Dark Eden is an umbral spin on the Christian creation story.
Eden haunts me. As a child of Presbyterian parents, the biblical story feels threaded into my bones. I remember the way it snaked through my skin when I tore it out. I just can’t continue believing in that fairy tale.
Unless I believe in all of them.
Dark Eden is an umbral spin on the Christian creation story. Prideful men stole a spaceship from Earth and crashed into the luminescent treetops of a strange, nocturnal world. Dark Eden’s god skipped sun-day, so the only light comes from towering, glowing trees. Without their light, humans are blind.
God didn’t make this world for humans: bizarre insectile creatures with beetled eyes and green-black blood scurry in and out of a boiling underworld. Imagining five squishy humans stumbling out of their whirring spaceship into this shadowed land sends shivers up my spine, but we never get their full–or truthful–account. Memories, theatrics, and rumors tell us how Angela and Tommy remained on Eden while their three companions took to the sky for help. Earth will send a rescue ship any day now.
One-hundred-and-sixty years later, Angela and Tommy are dead. Their grandchildren and great-grandchildren and great-great-grandchildren live chained by this promise of celestial salvation. The “Family” as they refer to one another–and they are all family– sing songs, practice rituals, and live clustered around the stones where the landing “veekle” left for Earth many wombs ago.
“Wombs” is how the Family marks time now, and the term is one of many linguistic drifts Beckett employs as he explores the evolution–or de-evolution–of language. The Adam and Eve of this Eden were neither linguists nor teachers, and even I balk at the idea of carrying over all of Earth’s descriptions and history with nothing but my memory as reference. Beckett’s characters speak in lyrical train-of-thought patterns and use reduplication for emphasis, but time eroded the (approximately) 30,000-word vocabulary of most Earth-born adults. Some words, like “lantern,” “leopard,” and “boat” survive, but other words like “electricity” “vehicle” and even “sex” get mangled by the growing Family.
And they are growing. Sex, or as Family calls it, a “slip,” is something everyone’s doing. They slip with mothers, brothers, sisters, and sometimes fathers. They slip with young men and old men, young women and old women. But all this slipping has led to some sliding of the genetic pool: children born with club feet and cleft lips (or “bat faces” as they’re referred) plus other alluded medical issues associated with incest make up a visible portion of the five-hundred-strong Family.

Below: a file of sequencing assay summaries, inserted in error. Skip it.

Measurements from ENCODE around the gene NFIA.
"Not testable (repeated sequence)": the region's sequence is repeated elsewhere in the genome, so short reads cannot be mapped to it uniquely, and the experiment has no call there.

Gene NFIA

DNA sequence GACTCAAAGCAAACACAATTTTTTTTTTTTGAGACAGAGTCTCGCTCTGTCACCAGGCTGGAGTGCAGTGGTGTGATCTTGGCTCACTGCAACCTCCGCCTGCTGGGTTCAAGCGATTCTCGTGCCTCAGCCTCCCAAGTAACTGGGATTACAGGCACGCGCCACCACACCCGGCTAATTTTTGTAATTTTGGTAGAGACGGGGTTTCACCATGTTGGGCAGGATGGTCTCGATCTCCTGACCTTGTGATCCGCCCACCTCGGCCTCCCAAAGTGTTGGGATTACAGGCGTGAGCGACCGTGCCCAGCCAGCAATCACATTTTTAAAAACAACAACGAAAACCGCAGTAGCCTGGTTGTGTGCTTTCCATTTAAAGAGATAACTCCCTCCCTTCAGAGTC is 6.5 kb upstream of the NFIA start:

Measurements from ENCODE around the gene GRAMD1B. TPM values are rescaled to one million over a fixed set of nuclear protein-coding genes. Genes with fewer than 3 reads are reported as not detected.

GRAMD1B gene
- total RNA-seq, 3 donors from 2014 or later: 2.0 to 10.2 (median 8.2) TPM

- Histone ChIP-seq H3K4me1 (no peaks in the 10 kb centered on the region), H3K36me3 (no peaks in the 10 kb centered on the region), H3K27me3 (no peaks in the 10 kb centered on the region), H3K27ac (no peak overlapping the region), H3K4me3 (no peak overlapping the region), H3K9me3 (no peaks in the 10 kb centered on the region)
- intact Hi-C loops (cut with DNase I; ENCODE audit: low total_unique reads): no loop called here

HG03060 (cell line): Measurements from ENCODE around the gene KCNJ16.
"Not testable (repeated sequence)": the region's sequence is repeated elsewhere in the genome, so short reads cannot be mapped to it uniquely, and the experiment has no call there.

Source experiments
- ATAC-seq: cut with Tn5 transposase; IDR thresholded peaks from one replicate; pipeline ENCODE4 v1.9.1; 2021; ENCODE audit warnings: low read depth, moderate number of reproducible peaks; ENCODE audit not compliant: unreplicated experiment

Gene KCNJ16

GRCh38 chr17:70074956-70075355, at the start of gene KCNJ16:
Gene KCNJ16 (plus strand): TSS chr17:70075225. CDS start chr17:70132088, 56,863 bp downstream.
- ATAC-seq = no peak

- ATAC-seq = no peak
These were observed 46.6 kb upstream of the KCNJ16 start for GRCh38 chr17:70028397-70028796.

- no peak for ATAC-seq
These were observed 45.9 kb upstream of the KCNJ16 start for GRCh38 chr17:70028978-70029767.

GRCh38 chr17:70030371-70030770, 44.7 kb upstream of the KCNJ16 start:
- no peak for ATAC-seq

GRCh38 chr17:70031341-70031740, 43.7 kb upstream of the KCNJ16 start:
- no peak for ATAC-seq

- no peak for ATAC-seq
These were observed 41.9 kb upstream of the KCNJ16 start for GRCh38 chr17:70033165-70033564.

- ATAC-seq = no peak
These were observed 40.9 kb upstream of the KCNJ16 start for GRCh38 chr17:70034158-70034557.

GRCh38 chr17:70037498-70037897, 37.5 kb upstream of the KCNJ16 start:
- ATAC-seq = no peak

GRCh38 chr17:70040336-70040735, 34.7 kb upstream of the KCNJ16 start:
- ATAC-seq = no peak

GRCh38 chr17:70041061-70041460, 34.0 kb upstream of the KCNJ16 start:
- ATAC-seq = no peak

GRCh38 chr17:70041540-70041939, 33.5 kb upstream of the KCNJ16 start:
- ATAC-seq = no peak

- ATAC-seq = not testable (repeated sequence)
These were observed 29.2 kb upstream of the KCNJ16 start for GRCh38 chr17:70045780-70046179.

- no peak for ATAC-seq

However, there are rules to slipping, rules refreshingly matriarchal. Beckett gave Dark Eden’s Eve daughters, not sons. So women control all the slipping. They can slip with whomever they like, including teenage boys, but there’s an unspoken taboo about men slipping with young girls. Women also make up most leaders in the family and excel in multiple roles like hunter, gatherer, mother, nurse, and adviser. Because Angela’s children and grandchildren skewed heavily female, the Family operates as a communal, cooperative structure where women and girls have voices and power, and horrors like rape and murder don’t even have names. While the Family struggles with ideas of expansion into the snow and ice above the valley, growing numbers of hungry mouths, and doubt about Earth’s promised rescue, it’s a thriving community, and would have continued thriving if it weren’t for John Redlantern.
“Watch out for men who want to turn everything into a story that’s all about them.”
― Chris Beckett
Beckett’s creation story often reads like a red flag book about men and toxic masculinity. Our protagonist, who I waffled between rooting for and rooting against, is one of those boys born waving crimson streamers. He’s restless, entitled, narcissistic, and smart. He’s an entire Manifest Destiny stuffed into the skinny body of a fifteen-year-old boy. Things don’t move fast enough for John Redlantern, and he going to do something about that. His selfish actions cause a Cain-like rift in Eden, and the entire world rides the rumbling aftershocks. As Tina Spiketree observes, “up to now it had been the women in Eden that ran things and decided how things would be, but now a time was coming when it would be the men.”
Beckett’s use of multiple perspectives in the novel shows us how dangerous the Hero’s Journey is. Unlike traditional coming-of-age stories, Beckett gives us perspectives outside of the young ingenue and dips the reader into the minds of those who love, hate, help, and hinder him. John’s actions are courageous and history-making for sure, but by forcing us into the minds of those around him, we can no longer see his actions as a singular story. Beckett rips these minor characters (John’s NPCs, one could say) from their two-dimensional tropes and thrusts them into the spotlight as protagonists with their own stories.
And in some of them, John isn’t the hero. He’s the villain.
I won’t tell you anything else about Dark Eden except it’s one of three books in a trilogy about blind belief, the rippling actions of the rash, and the unintended consequences of sin. Despite Beckett’s alien setting, his story is eerily familiar.
You should read this book if: you’re a fan of science fiction or creation myths, enjoy multi-perspective books, or didn’t have to look up the term “linguistic drift” (spoiler, I did). There’s something in Dark Eden for most readers, and after reading other reviews, it’s clear this “something” is different for everyone. I might have cut the creation story from my bones, but in its place is a restlessness akin to John Redlanterns. If you’ve ever felt the same anxious stirrings, give Dark Eden fifty pages of your time; you might end up finishing the whole series.